information that is given. Next, devise a tentative plan to solve the problem by using one or more of the following tactics: a. b. c. d. e. f. Form relationships among all facts given. Consider formulas or definitions that might be relevant. Work backwards, asking yourself, "What do I need to know in order to find the answer?" Relate the problem to a similar textbook or lecture example. Solve a simpler version of the problem using small numbers. Break the problem into several simpler problems. Work part of the problem and see if it related to the whole. g. Check each step of the solution for correctness and clarity. Then, rewrite the solution from beginning to end, editing out blind alleys and false leads. 5. Problem Analysis After you have worked a problem, analyze it. Focus on the processes used (not the answer) and ask yourself the following questions: What concepts, formulas, and rules did I apply? What methods did I use? How does the solution compare with those in my text and notes? Can I simplify what I did? Explain each step using your own words. In this way you will sharpen your understanding of the problem and aid future study. The study tips suggested in this handout should help you to improve your performance in your math class. But remember that math courses are cumulative; if you have trouble with the material at the beginning of the course, it is likely that these problems will multiply later on. Consequently, you should seek help early if you encounter difficulty.
TEN WAYS TO REDUCE MATH ANXIETY
OK, so math makes a lot of people nervous. Is there any hope? You bet there is! Below are a few helpful hints. 1. You are not alone! Relax. Many people dislike and are nervous about math. Even mathematicians are unsure of themselves and get that sinking, panicky feeling called "math anxiety" when they first confront a new problem. 2. If you have math anxiety, admit it. If you pretend not to have it, you will not learn to overcome it or manage it. 3. If you're having math trouble, practice a little math each day. (Do you think Mozart learned how to play the piano or Michael Jackson learned how to dance just by watching?) 4. Ask questions. Some people think asking questions is a sign of weakness. It's not. It's a sign of strength. In fact, other students will be glad. (They have questions, too.) 5. Do math in a way that's natural for you. There's often more than one way to work a math problem. Maybe the teacher's way stumps you at first. Don't give up. Work to understand it your way. Then it will be easier to understand it the teacher's way. Remember, "each mind has its own method." 6. Notice your handwriting when you do math. The sloppier it gets, the more confused or angry you probably are. When it gets really sloppy, STOP. Look away for a few seconds. Then erase the messy parts. Start again. Try not to let your attitude interfere with learning math. 7. Know the basics. Be sure you know your math from earlier grades. Maybe you missed something when you moved to a new high school. Face it: Math builds on itself. You have to go back and relearn that stuff. (Don't think, "I couldn't learn it before, so I can't learn it now." Remember it's never too late to learn. Besides, you're older now. It'll be easier and quicker to learn.) 8. Don't go by memory alone. Try to understand your math. Memorizing is a real trap. When you're nervous, memory is the first thing to go. 9. Trouble with the text? Get another math book. Maybe a book in the library will explain things better. 10. Get help. Everyone needs help now and then. Try to form a study group with friends (two heads are better than one), take a review course, or work with a SLAC math tutor. SLAC also has a large math selfhelp library and educational math handouts.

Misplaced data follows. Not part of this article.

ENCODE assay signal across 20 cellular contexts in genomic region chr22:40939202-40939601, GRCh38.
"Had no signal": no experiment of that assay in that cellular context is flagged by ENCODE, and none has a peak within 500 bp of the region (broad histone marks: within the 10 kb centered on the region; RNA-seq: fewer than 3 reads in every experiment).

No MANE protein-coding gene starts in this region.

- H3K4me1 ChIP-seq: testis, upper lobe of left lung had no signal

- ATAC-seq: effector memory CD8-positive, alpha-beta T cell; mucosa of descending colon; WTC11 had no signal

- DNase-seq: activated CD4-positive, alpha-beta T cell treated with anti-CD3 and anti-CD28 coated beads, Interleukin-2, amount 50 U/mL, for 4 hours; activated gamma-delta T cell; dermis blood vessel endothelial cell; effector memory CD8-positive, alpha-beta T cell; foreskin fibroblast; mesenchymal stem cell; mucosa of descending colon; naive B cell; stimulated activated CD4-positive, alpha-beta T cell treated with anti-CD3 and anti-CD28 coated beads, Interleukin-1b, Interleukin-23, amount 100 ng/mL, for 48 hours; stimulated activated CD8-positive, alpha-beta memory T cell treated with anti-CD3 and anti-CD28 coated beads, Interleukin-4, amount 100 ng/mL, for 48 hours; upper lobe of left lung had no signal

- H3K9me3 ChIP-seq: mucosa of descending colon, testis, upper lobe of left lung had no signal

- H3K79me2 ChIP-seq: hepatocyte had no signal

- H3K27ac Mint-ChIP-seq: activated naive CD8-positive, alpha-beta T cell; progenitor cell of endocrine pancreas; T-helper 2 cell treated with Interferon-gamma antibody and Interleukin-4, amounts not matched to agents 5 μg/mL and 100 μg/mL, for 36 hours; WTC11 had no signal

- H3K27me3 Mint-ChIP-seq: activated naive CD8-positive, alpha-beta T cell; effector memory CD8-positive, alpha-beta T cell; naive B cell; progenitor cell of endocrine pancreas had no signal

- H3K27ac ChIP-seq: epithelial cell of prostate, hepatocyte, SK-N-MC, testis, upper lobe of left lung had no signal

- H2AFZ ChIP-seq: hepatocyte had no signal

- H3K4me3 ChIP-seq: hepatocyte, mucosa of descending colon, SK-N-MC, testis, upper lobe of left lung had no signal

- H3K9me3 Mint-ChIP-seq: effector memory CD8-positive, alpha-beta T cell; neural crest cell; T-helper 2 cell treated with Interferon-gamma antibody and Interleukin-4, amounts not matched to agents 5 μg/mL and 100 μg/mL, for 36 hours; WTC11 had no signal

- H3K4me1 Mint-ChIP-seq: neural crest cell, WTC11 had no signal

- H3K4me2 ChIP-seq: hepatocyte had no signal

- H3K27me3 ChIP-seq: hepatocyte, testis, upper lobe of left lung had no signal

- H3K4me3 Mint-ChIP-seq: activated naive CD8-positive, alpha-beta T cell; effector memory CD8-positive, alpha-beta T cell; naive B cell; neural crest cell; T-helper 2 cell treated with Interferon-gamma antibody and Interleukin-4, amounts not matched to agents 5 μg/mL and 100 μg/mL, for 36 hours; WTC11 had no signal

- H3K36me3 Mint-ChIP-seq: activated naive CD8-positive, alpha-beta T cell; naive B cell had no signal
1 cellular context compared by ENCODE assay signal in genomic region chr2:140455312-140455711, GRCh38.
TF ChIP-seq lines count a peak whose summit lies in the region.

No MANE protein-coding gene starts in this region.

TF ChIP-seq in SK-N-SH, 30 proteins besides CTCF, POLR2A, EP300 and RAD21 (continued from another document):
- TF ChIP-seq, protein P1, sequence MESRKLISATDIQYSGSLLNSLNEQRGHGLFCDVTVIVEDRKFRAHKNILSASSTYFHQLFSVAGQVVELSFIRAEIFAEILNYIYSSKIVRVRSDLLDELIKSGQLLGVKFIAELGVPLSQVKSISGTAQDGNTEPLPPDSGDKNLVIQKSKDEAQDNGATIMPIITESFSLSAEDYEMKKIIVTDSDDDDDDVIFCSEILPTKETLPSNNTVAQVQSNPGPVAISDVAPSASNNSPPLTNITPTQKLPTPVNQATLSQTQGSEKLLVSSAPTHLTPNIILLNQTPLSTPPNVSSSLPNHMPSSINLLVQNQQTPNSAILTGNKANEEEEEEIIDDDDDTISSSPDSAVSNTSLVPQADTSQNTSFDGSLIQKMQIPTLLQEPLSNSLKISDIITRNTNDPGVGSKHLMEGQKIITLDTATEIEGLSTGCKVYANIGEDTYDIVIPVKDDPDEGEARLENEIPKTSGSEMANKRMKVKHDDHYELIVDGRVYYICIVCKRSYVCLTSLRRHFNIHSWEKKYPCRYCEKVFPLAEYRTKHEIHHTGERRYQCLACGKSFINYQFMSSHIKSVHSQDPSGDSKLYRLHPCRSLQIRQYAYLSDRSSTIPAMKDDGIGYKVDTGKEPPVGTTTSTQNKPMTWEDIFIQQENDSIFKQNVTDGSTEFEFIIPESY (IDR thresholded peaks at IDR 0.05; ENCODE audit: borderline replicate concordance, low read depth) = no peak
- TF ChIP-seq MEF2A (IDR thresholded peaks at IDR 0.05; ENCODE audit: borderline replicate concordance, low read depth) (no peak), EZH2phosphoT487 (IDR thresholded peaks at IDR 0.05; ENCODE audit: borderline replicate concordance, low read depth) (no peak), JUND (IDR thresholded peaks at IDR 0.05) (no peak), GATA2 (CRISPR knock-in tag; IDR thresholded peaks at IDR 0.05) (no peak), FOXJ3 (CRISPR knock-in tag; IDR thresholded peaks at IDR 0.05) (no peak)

STUDY SKILLS FOR MATH-RELATED COURSES
PREVIEWING Before class briefly preview the text material that will be covered in the lecture. 1. Get an overview of the material by reading the introductory and summary passages, section headings and subheadings, and diagrams. 2. Look at the problems at the end of the chapter. 3. Make note of new terms, theorems, and formulas. 4. Review (if necessary) old terms, theorems, and formulas referred to in the new material. 5. Formulate possible questions for class. Remember, the purpose of previewing is not to understand the material but to get a general idea of what the lecture will cover. This should not be a very time-consuming process. NOTE TAKING When taking notes in class, listen actively; intend to learn from the lecture. 1. Write down the instructor's explanatory remarks about the problem. a. Note how one gets from one step of the problem to another. b. Note any particular conditions of the problem. c. Note why the approach to the problem is taken. d. Note any drawings, graphs, or charts. 2. Try to anticipate the consequences of a theorem or the next step in a problem. During a proof, keep the conclusion in mind. 3. Note any concepts, rules, techniques, and problems that the instructor emphasizes. 4. Question your instructor during class about any unclear concepts or procedures. 5. If you miss something in the lecture or don't understand what's being presented, then write down what you can catch—especially key words. Be sure to skip several lines so you can fill in the missing material later. 6. As soon as possible after class, summarize, review, and edit your notes. a. Quickly read through your notes to get an overview of the material and to check for any errors or omissions. b. Fill in any information—especially explanatory remarks (see #1 above)—that you did not have time to write down or that the instructor did not provide. c. Use the margin or the back of the opposite page to summarize the material, list key terms, theorems, and formulas, and rework examples. You can also use this space to take notes from the textbook. d. Note any relationship to previous material; i.e., write down key similarities and differences between concepts in the new material and concepts in previously learned material. 7. Review your notes at regular intervals and review them with the intent to learn and retain. TEXT READING If your class lectures provide a good overall structure of the course, you can use your text to clarify and supplement your lecture notes. In order to create a single study source, insert the notes you take from the text into your lecture notes themselves as well as in the margins or the back of the opposite page. If your text provides the best overall structure of the material, then you can use your lecture notes as the supplementary source. In either case consider the following procedures: 1. Briefly preview the material. Get an overview of the content and look at the questions at the end of the chapter. 2. Read actively and read to understand thoroughly. a. Formulate questions before (from lecture notes or from previewing) and read to answer those questions. b. Know what every word and symbol means.